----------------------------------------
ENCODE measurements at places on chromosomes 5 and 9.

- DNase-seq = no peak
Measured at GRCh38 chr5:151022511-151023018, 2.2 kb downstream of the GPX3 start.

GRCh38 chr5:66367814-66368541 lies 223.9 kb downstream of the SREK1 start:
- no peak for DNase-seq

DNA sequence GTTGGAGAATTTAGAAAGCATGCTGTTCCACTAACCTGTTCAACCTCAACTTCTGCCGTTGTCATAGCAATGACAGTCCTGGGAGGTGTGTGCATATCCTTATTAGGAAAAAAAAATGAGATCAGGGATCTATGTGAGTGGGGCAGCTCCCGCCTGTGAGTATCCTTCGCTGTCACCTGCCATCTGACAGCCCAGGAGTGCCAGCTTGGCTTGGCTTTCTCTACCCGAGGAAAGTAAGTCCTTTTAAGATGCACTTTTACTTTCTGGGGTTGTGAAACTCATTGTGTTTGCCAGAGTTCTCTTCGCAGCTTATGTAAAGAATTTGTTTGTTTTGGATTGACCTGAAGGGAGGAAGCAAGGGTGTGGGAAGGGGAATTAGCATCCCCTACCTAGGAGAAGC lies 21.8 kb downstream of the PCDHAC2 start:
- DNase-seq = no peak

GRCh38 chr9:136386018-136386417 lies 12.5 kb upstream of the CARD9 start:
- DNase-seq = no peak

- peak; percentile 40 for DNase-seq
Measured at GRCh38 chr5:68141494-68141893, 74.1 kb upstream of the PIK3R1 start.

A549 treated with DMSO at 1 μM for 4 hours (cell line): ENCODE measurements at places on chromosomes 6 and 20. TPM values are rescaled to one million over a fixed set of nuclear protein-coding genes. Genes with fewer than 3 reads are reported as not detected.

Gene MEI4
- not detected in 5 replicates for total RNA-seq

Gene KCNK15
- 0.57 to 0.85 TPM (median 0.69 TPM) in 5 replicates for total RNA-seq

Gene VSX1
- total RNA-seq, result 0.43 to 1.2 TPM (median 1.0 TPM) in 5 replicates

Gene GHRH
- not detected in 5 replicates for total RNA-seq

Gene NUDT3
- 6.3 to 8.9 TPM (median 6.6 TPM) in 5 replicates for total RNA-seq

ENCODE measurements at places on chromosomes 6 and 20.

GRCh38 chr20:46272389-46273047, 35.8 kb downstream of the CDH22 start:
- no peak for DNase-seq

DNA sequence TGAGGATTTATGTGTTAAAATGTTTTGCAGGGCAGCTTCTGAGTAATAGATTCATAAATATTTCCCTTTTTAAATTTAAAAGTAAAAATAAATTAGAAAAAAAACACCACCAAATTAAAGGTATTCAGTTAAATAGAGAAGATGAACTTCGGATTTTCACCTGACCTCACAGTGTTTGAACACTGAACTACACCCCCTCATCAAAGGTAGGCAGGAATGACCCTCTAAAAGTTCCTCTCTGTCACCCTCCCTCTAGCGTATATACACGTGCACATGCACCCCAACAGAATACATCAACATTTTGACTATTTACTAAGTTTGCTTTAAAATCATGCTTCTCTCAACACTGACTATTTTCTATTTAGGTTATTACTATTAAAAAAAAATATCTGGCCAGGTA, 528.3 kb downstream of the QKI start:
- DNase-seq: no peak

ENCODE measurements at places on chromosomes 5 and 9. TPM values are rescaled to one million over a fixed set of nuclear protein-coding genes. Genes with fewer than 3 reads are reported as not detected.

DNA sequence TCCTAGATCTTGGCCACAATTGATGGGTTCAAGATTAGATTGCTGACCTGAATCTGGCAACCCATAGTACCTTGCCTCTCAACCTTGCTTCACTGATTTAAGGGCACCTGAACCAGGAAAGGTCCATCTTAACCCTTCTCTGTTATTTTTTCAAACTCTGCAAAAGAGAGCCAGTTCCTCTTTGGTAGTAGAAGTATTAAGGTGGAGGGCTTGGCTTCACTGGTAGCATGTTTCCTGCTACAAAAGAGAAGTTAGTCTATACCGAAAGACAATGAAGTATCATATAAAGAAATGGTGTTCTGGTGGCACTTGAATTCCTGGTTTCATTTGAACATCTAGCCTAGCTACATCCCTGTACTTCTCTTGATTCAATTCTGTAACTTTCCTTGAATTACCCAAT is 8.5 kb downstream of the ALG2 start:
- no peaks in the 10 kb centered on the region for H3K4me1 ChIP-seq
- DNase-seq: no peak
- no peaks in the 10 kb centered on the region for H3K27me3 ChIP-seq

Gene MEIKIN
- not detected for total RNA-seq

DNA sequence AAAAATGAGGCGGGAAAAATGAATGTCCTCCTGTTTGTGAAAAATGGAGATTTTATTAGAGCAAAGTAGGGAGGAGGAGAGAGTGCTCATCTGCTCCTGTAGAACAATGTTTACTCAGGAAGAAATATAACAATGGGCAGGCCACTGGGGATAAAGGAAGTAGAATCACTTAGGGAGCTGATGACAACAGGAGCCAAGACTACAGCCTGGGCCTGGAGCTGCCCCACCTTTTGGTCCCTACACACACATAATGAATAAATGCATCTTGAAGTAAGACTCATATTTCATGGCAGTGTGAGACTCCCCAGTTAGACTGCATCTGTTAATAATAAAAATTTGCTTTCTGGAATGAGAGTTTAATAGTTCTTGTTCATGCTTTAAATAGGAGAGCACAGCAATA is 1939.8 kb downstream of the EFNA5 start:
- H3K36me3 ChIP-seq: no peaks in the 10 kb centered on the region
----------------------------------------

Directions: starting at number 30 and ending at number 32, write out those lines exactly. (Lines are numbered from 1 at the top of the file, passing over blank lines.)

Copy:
- no peaks in the 10 kb centered on the region for H3K4me1 ChIP-seq
- DNase-seq: no peak
- no peaks in the 10 kb centered on the region for H3K27me3 ChIP-seq